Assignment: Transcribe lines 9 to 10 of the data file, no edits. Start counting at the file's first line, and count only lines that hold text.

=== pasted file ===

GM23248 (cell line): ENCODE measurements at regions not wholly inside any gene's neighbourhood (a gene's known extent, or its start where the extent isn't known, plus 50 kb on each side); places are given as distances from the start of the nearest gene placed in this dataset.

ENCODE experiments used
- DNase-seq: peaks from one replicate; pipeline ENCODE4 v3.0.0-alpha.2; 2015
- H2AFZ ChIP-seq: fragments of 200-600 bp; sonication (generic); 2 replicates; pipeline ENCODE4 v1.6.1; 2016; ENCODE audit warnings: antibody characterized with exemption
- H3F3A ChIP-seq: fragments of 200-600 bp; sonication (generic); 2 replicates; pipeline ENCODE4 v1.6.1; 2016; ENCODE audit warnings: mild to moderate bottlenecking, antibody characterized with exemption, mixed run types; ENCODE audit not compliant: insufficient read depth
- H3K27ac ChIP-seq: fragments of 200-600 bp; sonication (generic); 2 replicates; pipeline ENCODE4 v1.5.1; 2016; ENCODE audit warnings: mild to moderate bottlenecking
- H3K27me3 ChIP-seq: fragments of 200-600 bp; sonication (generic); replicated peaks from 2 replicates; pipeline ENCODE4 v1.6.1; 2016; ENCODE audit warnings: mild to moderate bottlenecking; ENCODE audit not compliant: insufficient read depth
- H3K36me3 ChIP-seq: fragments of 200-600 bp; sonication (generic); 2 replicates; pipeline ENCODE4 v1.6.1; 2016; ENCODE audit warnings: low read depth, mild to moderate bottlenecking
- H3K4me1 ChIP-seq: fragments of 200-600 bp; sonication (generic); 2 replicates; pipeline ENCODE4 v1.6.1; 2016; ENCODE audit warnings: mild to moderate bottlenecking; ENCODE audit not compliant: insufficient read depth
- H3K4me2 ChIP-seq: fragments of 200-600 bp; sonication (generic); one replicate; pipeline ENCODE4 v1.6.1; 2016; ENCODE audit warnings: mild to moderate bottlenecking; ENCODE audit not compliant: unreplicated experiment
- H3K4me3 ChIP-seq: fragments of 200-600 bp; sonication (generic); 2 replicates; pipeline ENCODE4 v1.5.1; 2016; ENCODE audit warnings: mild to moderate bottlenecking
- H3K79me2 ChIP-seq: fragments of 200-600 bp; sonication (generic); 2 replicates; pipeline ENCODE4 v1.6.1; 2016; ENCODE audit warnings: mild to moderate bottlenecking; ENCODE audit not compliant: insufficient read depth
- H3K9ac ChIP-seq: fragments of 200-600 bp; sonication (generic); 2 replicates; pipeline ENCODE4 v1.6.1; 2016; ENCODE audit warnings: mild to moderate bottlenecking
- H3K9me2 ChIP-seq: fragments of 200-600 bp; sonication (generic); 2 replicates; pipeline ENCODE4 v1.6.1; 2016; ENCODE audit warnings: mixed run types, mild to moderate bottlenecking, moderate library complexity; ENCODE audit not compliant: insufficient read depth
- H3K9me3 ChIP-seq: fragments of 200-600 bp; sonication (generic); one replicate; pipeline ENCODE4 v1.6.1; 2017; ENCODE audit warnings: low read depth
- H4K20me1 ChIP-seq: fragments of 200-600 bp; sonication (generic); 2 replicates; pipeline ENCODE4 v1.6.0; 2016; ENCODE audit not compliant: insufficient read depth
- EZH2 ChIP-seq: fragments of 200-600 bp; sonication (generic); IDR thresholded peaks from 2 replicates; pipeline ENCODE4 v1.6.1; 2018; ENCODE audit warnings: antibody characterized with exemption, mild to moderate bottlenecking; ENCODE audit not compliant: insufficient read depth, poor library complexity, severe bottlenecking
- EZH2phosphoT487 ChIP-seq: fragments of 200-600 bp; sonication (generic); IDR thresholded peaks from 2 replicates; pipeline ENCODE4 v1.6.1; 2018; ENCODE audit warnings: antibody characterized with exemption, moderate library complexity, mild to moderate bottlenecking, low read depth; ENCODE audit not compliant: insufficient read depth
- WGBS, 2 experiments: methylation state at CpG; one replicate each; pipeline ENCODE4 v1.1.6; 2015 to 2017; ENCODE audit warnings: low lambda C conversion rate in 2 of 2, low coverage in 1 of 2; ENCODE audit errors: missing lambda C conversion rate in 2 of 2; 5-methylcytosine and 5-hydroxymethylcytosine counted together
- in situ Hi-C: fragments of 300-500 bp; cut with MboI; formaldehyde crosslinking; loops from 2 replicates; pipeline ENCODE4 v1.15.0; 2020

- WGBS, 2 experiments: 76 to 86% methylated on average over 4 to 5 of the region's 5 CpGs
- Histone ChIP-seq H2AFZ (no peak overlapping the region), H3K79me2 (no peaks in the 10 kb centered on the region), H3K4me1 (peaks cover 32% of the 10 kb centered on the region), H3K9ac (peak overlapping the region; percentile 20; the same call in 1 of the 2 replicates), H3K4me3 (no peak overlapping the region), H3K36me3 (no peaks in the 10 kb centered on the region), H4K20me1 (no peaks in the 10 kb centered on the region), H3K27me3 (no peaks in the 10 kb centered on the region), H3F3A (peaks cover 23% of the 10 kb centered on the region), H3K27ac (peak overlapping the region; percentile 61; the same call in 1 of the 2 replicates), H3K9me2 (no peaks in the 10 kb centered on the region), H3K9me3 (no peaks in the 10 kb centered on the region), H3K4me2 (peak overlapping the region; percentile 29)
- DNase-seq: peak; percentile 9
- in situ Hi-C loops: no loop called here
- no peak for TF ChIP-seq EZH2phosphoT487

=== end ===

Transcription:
- H3K4me1 ChIP-seq: fragments of 200-600 bp; sonication (generic); 2 replicates; pipeline ENCODE4 v1.6.1; 2016; ENCODE audit warnings: mild to moderate bottlenecking; ENCODE audit not compliant: insufficient read depth
- H3K4me2 ChIP-seq: fragments of 200-600 bp; sonication (generic); one replicate; pipeline ENCODE4 v1.6.1; 2016; ENCODE audit warnings: mild to moderate bottlenecking; ENCODE audit not compliant: unreplicated experiment